I was reading an article on CNN earlier today about the latest round of US job cuts. The article details all of the jobs that were lost yesterday. The grand total is 71,400. What an astounding number! This got me thinking... these are real people losing there jobs. Most of these people are supporting families or spouses and they won't all find jobs immediately, or any time soon. And 71000, that is the size of the city I grew up in - and this is just one day we're talking about here.

With the economic climate the way it is, anyone could be next... I could be next. So what would I do if I lost my job? Well, I would pray for a severance and start looking. I have a little bit of savings, so I would be OK for a few months, but after that it would be all about deciding which order to throw the bills in the recycling bin. I just don't know how we would survive on one income (my wife's). Unfortunately, I think my situation may be better than most. At least we have two incomes and some savings.

I guess the silver lining in this stormy time is that I am in school. I know that my fist inclination after losing a job would be to improve my marketability as a candidate. Since I am in school now, I am already doing that as I work. If I am laid off, well, at least I got a small head start.

Besides, it is a fantastic time to be pursuing an MBA degree. As I was studying financial accounting, I got to see the bottom fall out of the market along with all the real life business cases that resulted. In economics we discussed supply and demand as the demand for just about everything began to shift inward at record pace. In statistics we have been looking at standard deviations while the market is living in an area that was 5-6 standard deviations from the mean. The applications are countless and it is really contributing to the learning.

Not to be a profiteer of pain and suffering, but I am getting an opportunity to live through things most students getting their MBA degree only read about in a text book.

Back to the economy... yes, the outlook is bleak, but if you read the article, a little hope is offered.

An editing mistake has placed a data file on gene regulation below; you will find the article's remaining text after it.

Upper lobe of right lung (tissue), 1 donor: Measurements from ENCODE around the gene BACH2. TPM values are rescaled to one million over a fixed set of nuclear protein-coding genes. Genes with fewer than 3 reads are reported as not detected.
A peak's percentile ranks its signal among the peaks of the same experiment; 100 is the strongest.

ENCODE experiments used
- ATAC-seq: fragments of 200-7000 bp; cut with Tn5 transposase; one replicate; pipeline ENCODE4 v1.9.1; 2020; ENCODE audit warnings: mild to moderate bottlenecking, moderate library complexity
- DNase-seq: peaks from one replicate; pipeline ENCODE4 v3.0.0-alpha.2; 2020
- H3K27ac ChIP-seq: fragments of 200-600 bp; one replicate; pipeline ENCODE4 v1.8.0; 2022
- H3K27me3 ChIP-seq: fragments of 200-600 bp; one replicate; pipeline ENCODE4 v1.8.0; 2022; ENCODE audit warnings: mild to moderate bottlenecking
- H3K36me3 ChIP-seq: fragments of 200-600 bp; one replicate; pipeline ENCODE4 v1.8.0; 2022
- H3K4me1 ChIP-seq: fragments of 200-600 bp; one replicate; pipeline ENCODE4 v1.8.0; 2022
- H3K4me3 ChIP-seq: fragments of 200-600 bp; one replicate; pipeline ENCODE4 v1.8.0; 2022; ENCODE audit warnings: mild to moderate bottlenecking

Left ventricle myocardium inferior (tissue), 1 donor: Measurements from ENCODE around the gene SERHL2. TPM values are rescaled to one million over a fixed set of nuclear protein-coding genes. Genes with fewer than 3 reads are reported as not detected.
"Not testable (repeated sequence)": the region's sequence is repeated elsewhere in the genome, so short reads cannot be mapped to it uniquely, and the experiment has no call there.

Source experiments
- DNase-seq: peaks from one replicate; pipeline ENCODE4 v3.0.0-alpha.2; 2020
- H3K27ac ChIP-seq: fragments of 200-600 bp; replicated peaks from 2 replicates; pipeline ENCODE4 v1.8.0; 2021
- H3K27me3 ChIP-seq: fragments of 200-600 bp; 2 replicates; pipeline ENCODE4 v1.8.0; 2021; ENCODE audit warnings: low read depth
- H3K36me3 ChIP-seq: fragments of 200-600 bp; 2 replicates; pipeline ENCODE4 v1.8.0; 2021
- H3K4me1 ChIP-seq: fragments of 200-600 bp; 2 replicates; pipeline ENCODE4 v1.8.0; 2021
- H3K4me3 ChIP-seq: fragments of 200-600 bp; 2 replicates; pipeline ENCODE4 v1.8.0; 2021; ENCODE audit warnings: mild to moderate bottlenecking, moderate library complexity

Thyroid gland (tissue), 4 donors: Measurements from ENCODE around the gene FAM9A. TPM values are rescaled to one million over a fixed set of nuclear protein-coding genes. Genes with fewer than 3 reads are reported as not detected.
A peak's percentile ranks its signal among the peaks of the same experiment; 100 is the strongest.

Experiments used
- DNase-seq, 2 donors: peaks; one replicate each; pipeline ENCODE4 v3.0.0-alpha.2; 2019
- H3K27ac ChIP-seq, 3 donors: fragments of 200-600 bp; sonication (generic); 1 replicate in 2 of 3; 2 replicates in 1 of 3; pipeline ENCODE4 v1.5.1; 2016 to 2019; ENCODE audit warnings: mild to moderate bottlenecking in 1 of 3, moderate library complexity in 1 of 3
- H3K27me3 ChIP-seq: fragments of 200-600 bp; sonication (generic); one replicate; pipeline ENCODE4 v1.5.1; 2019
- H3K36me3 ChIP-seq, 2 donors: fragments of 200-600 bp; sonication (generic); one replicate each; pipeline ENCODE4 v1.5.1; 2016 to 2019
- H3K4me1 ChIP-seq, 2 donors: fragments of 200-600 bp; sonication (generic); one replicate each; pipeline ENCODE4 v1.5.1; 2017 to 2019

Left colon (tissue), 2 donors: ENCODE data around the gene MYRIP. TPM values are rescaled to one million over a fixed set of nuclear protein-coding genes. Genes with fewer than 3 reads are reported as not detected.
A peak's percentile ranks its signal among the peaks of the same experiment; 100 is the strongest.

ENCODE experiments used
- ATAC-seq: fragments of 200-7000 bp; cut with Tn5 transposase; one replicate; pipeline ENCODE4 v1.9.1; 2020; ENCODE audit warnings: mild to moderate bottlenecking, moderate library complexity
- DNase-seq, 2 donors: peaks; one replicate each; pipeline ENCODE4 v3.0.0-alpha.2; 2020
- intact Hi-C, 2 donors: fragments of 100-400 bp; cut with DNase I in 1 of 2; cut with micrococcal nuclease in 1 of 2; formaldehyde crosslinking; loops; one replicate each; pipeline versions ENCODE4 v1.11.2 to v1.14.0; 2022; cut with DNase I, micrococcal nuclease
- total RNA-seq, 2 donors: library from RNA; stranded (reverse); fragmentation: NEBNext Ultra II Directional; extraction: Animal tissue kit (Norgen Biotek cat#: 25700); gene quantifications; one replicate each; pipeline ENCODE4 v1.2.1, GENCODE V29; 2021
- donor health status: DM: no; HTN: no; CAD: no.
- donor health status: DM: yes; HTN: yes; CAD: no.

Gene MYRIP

An economist is quoted at the end as saying,

These recessions are like geometry... looks like we'll have a V-shaped cycle, in that we're going into this with very sharp losses. This intense-phase recession will probably recover fairly quickly, with the job market coming out it at the same angle it came in."

There you have it... out the same way it came in.

Happiness is a state of mind :)

Sunday, January 25, 2009

Business School Continues: Midterms on the Horizon

I am coming into the 4th week of my second quarter in Business School which means that midterms are just around the corner. I actually have a stats midterm on Tuesday, but my Finance midterm is still about ten days away.

I am still getting used to the speed of the quarter system. When I did my undergraduate degree I was on a semester system. Midterms were almost two months after the term started. It seemed like you had ages to prepare and the information had become second nature to you by then. With quarters you are still learning how to spell the professors name when midterms begin. I joked with a couple of the guys in my group about how the midterm in stats was  five weeks away. This was a conversation we had the day before the quarter began!

So here I am two days away from the stats midterm and I haven't began studying. I have to do a complete review of everything we have covered. This includes the basics of probability and information summaries such as mean, median, and mode. But, it also includes standard deviation of populations and samples, standard error, Z-scores, T-scores, independent variables, dependent variables, mutual excluvisity, probability trees, binomial shortcuts, etc.

Am I ready? Absolutely not. But, I have the day off tomorrow and the exam is open note, open book, and we can even use Excel. This seems kind of silly since excel has formulas that can solve any stats problem we get, but I guess we will be able to use Excel in the real world too.

After the Stats exam, I will switch almost immediately to Finance. There I will focus on Fisher Diagrams, Present Value, Annuities, Bonds, Stock Valuation, and other exciting Business School topics. But I can't start looking at that stuff until this weekend. I wouldn't want to get ahead too much.

For either exam I will have a crib sheet at a minimum so hopefully they won't be as stressful as last quarter's. Here I go... deep breath has been taken. I'll see you on the flip side.

Tuesday, January 20, 2009

Business School on Pause: Why the fact that the Obama inaguration is no big deal is a huge deal

I wanted to put all of the talk about business school, the economy, and professors on hold for this entry to write about our 44th president who is going to take office today.

It seems like the primary election took half a lifetime, mainly because the candidates starting campaigning two years before the nominees where officially named. And the general election seemed to linger on forever too... it was like running an extra 10 minutes at the gym after completing a normal workout. It just seemed like overkill and every one got bored and boring.

Now, the boredom is over. We have a historical event taking place today. We are about to install the first African American president in our nation's history. This is a huge deal, right? Well, I'm not so sure.